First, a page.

People should be 'concerned but not panicking' about spread of Indian covid variant, says expert

People should be "concerned but not panicking" when it comes to the spread of the Covid-19 variant first identified in India, a member of the Scientific Advisory Group for Emergencies (Sage) said.

Sunday, 16th May 2021, 9:53 am
Updated Sunday, 16th May 2021, 10:08 am
People queue for the vaccination centre at the Essa Academy in Bolton. The Indian coronavirus variant has been detected in a number of areas in England, including Bolton, which are reporting the highest rates of infection, data suggests. Picture date: Friday May 14, 2021.
People queue for the vaccination centre at the Essa Academy in Bolton. The Indian coronavirus variant has been detected in a number of areas in England, including Bolton, which are reporting the highest rates of infection, data suggests. Picture date: Friday May 14, 2021.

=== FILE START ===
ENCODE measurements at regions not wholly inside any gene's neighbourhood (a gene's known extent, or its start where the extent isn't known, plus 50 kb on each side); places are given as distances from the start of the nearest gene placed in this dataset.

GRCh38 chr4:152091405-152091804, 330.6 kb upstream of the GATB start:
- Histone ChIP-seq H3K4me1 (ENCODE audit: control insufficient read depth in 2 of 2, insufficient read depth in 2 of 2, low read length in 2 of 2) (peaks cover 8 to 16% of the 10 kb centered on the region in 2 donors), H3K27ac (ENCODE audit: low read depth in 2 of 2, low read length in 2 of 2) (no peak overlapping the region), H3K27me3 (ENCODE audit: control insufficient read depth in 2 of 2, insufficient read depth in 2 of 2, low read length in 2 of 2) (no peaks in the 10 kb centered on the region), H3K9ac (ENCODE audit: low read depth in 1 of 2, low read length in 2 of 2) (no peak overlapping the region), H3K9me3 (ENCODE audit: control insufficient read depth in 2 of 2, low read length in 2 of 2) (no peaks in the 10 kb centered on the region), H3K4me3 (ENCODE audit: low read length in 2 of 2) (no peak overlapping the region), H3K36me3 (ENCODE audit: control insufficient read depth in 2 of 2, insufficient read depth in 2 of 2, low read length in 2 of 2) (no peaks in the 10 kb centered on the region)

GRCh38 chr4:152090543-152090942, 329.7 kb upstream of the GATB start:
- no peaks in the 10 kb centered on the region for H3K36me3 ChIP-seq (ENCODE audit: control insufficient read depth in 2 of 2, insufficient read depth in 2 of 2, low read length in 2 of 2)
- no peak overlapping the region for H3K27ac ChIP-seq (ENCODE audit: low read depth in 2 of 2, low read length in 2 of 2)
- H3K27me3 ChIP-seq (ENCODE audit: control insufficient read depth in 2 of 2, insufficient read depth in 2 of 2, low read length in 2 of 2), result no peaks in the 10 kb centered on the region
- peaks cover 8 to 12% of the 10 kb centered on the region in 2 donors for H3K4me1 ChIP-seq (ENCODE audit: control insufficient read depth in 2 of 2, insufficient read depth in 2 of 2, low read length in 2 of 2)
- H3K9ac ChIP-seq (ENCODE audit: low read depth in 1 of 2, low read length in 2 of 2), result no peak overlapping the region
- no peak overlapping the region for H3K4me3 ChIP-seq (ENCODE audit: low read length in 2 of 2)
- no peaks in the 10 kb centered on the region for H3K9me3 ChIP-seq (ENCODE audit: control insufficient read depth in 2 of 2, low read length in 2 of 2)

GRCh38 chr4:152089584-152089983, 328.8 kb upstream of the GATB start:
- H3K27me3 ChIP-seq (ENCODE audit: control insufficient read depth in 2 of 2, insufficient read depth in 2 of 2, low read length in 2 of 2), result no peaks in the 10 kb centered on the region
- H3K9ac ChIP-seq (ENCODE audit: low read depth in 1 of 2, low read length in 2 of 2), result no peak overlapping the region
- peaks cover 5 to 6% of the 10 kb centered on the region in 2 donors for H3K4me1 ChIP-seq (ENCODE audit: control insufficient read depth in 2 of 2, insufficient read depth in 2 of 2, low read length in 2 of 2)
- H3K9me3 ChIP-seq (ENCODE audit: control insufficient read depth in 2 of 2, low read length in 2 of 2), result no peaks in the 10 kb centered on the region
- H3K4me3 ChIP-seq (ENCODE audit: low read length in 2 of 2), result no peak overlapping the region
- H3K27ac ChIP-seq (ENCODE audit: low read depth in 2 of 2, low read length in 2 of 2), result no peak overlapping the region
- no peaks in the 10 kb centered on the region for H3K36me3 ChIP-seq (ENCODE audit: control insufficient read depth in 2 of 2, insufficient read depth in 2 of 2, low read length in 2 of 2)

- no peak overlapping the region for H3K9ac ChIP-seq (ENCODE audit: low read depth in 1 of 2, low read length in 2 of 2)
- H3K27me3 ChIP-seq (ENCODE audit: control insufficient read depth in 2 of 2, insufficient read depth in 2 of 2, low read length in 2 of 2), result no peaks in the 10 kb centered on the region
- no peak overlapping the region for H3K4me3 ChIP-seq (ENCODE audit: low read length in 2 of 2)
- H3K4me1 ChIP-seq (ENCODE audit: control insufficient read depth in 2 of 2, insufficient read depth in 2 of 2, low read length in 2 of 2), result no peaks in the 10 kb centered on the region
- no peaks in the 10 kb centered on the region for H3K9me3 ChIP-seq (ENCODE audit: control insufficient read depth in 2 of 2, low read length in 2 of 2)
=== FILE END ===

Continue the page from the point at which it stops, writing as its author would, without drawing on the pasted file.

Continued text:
People should be "concerned but not panicking" when it comes to the spread of the Covid-19 variant first identified in India, a member of the Scientific Advisory Group for Emergencies (Sage) has said.

Professor John Edmunds said while the variant is a "new threat", the UK is in a much better position compared to before Christmas when the Kent variant was detected.

Speaking on BBC's Andrew Marr Show on Sunday, Professor Edmunds said: "I think we should be concerned but not panicking. We're in a much, much better place now than we were when the Kent variant first hit us back in November, December."

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He added: "Now the hospitals are empty, thankfully, or virtually empty of Covid patients and two-thirds of the adult population have been vaccinated.

"So we are in a much better position now to cope with this new threat - and it is a new threat - but we're not in the same position as we were back in December."

He told Sky News “we do not rule that out” when asked about the prospect of specific areas having different restrictions compared to the rest of the country to deal with the risk posed by Covid-19 variants.

Matt Hancock also left the door open on reversing the easing of restrictions if the Indian variant proves to be very highly transmissible, but said he ‘very much hoped not’.

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